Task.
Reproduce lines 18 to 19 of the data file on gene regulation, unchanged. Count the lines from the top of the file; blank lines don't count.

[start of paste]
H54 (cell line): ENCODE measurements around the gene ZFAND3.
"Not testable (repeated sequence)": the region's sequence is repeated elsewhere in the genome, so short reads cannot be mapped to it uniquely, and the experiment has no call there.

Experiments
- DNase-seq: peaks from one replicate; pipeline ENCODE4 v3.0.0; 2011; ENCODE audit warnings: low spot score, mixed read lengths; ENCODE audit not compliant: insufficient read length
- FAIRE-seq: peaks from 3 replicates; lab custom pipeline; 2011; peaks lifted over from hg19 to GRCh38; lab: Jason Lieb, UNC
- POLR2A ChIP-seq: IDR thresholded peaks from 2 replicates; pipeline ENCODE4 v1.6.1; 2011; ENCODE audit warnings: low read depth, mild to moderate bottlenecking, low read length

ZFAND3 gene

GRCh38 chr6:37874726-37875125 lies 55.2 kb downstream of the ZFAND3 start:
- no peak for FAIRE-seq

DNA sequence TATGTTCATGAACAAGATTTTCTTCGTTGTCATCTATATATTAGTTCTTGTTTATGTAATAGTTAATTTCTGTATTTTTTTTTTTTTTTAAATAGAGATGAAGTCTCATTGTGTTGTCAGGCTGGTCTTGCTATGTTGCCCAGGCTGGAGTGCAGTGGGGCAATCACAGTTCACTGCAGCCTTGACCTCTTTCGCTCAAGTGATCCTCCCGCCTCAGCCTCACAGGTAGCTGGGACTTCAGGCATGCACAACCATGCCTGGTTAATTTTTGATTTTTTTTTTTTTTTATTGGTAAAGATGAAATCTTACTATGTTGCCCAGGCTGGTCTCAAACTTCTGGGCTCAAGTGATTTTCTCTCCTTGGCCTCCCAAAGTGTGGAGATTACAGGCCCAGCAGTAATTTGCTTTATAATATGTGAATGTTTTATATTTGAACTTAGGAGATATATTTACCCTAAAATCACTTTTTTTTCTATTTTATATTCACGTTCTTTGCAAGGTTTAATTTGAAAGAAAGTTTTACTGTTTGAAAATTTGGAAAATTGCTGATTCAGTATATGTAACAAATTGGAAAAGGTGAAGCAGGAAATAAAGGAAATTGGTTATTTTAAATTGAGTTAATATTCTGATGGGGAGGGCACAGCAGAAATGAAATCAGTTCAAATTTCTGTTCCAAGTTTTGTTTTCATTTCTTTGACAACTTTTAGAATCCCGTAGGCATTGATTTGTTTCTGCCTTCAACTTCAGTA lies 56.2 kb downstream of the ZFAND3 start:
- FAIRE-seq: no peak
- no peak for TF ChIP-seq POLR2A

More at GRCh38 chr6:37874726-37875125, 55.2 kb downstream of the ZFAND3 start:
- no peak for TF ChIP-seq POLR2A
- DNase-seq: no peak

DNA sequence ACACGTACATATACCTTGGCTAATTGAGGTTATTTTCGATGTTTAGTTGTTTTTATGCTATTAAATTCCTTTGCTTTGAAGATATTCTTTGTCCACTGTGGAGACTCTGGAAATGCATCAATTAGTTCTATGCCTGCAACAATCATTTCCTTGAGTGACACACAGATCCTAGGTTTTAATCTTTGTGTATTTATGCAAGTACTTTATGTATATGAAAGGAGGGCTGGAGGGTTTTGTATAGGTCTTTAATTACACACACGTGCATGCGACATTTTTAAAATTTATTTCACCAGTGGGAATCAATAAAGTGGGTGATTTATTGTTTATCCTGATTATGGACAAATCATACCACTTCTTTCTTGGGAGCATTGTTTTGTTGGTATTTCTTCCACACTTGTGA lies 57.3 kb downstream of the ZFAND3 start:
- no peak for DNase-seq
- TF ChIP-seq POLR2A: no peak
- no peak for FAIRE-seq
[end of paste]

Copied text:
- TF ChIP-seq POLR2A: no peak
- no peak for FAIRE-seq